Yá’át’ééh, shí éí Kurt Jordan dashijiní. Honágháahnii nishłóo Táchii’nii báshíshchíín. Tł’ógí dashicheii. Bit’ahnii dashinálí. Kot’áo Diné nishłóo Tségháhoodzánídę́ę́’ t’áá íiyisíí naashá dóó áaji’ shiyaa hoo’a’. Translation: Hello, I am Kurt Jordan. I am of the One Walks Around Clan, born for the Red Running Into the Water People Clan. Hairy Ones are my maternal grandfathers. Leaf Clan are my paternal grandfathers. That is how I am Navajo. I am from Window Rock and I was raised there.
Growing up in a hooghan, I was told to always introduce yourself with your 4 clans jinóo. My grandma taught me Navajo; I also took Navajo language classes ever since kindergarten. Currently, I am studying at Diné College, so I have access to Navajo resources. So, I decided to provide audio for the Navajo Intro. I hope the contributors add their own audio to the course in the not-too-distant future. Anyway, kǫ́ǫdí:
If you want me to add more sentences, please leave a comment below for suggestions, concerns, questions, or anything else. T’áá shǫǫdí.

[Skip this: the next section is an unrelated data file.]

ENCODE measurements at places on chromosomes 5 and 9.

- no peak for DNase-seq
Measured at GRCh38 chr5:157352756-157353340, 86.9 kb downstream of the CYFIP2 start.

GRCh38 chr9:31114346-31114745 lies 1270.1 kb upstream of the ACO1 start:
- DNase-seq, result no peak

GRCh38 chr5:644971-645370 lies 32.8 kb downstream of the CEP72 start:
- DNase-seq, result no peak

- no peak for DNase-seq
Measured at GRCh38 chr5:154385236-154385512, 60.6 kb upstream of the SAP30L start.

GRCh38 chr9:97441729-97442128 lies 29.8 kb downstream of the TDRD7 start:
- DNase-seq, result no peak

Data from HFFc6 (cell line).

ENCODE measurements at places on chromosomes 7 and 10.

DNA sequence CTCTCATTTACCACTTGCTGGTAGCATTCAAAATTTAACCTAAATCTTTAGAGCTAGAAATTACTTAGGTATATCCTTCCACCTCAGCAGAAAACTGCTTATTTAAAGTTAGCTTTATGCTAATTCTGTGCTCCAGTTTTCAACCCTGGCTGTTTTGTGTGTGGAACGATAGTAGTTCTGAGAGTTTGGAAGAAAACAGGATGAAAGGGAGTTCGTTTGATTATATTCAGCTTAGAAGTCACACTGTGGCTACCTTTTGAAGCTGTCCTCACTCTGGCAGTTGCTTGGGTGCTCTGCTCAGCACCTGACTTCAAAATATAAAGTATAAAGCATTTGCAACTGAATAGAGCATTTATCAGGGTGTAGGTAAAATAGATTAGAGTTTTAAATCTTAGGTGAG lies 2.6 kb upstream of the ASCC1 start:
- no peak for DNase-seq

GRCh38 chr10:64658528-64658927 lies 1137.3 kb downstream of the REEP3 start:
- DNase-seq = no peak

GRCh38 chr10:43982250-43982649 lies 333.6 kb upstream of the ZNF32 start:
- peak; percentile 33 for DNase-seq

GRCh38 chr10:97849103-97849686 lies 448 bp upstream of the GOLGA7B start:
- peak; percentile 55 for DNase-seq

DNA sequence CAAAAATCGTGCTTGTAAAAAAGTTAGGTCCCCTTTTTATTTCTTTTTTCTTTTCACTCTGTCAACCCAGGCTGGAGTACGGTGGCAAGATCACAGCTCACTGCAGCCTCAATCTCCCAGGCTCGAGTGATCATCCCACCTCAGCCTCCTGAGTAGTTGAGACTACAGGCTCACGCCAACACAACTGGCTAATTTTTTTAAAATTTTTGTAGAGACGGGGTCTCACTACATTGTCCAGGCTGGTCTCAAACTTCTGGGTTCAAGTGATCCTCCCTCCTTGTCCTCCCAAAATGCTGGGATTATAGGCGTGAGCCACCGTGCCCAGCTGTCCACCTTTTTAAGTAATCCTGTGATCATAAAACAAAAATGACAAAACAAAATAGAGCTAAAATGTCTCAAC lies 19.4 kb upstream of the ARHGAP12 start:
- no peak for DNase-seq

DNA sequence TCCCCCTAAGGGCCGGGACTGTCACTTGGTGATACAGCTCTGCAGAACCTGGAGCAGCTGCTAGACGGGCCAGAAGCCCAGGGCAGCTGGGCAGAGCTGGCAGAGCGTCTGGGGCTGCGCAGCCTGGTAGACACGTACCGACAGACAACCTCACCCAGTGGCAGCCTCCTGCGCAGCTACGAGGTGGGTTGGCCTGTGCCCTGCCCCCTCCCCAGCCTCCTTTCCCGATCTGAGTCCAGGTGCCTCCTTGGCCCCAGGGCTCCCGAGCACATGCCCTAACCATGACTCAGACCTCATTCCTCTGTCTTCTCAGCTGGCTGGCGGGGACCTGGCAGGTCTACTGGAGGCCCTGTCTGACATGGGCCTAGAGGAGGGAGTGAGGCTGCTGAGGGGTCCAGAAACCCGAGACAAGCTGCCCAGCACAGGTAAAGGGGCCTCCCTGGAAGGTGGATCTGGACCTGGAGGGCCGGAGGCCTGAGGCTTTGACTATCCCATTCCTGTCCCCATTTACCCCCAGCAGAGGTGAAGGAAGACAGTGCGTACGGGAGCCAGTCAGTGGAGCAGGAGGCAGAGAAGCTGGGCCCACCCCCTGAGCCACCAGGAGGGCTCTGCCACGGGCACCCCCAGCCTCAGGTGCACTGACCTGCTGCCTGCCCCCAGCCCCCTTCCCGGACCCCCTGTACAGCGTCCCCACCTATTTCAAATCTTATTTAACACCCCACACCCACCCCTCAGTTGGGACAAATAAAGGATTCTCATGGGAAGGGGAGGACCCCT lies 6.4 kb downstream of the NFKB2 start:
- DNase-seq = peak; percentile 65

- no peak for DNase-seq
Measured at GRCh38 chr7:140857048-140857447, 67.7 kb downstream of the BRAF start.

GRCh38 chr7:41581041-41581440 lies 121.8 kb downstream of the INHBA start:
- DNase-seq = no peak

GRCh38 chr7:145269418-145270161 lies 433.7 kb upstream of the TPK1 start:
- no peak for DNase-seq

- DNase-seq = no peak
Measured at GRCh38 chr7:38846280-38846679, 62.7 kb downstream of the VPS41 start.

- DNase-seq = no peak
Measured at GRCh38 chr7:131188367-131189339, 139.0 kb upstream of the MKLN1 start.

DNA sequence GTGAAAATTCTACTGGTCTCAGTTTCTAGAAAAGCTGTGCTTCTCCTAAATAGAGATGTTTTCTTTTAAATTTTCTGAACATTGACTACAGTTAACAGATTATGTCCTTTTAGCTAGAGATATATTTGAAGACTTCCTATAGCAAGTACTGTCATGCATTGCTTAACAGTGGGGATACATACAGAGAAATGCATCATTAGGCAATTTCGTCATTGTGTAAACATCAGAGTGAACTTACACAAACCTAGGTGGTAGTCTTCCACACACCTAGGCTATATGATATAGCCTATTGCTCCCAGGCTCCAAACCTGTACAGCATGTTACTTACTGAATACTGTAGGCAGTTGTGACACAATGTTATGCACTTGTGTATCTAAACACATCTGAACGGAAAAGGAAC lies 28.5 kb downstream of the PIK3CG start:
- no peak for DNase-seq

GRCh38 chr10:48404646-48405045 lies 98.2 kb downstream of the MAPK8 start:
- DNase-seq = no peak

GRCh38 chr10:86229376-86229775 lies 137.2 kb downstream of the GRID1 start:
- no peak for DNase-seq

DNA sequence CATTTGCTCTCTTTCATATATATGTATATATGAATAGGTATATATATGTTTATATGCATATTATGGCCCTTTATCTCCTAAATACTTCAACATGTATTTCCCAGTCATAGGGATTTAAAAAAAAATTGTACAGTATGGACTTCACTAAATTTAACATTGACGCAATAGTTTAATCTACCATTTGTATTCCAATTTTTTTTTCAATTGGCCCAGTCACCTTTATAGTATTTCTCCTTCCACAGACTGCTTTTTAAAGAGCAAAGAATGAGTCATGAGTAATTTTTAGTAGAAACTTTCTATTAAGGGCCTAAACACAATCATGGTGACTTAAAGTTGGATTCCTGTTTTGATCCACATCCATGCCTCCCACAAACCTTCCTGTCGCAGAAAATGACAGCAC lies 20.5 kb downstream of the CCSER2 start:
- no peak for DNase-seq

FYI I created flashcards for 50 useful Navajo words, including some slang, I hear most people say nowadays:
Yéego! Keep learning and help revitalize Diné Bizaad, the language of the code talkers, baa ahxééh nisin!
Thank you! This is very helpful. I'm sure the contributors will add their own audio - but in the meantime I would love to hear more of your beautiful language.
Yes, please! I'm writing out the lessons in case they pull the course out of beta. I want to continue studying.
Thank you for doing this; it is extremely useful. I find it difficult to imagine how anyone could learn this language with audio. It's great to hear some of it spoken!
It might well turn out that the Navajo course was released early by mistake, and this has yet to be fixed as it has been the weekend.